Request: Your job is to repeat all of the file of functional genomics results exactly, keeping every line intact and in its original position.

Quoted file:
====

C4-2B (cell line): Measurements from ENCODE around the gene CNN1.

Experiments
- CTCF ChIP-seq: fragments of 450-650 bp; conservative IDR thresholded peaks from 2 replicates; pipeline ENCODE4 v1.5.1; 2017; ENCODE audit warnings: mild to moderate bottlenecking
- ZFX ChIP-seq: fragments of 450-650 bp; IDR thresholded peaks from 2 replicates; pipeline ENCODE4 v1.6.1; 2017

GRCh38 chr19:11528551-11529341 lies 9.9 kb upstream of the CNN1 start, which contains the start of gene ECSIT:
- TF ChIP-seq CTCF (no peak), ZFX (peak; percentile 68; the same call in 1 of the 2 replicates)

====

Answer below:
C4-2B (cell line): Measurements from ENCODE around the gene CNN1.

Experiments
- CTCF ChIP-seq: fragments of 450-650 bp; conservative IDR thresholded peaks from 2 replicates; pipeline ENCODE4 v1.5.1; 2017; ENCODE audit warnings: mild to moderate bottlenecking
- ZFX ChIP-seq: fragments of 450-650 bp; IDR thresholded peaks from 2 replicates; pipeline ENCODE4 v1.6.1; 2017

GRCh38 chr19:11528551-11529341 lies 9.9 kb upstream of the CNN1 start, which contains the start of gene ECSIT:
- TF ChIP-seq CTCF (no peak), ZFX (peak; percentile 68; the same call in 1 of the 2 replicates)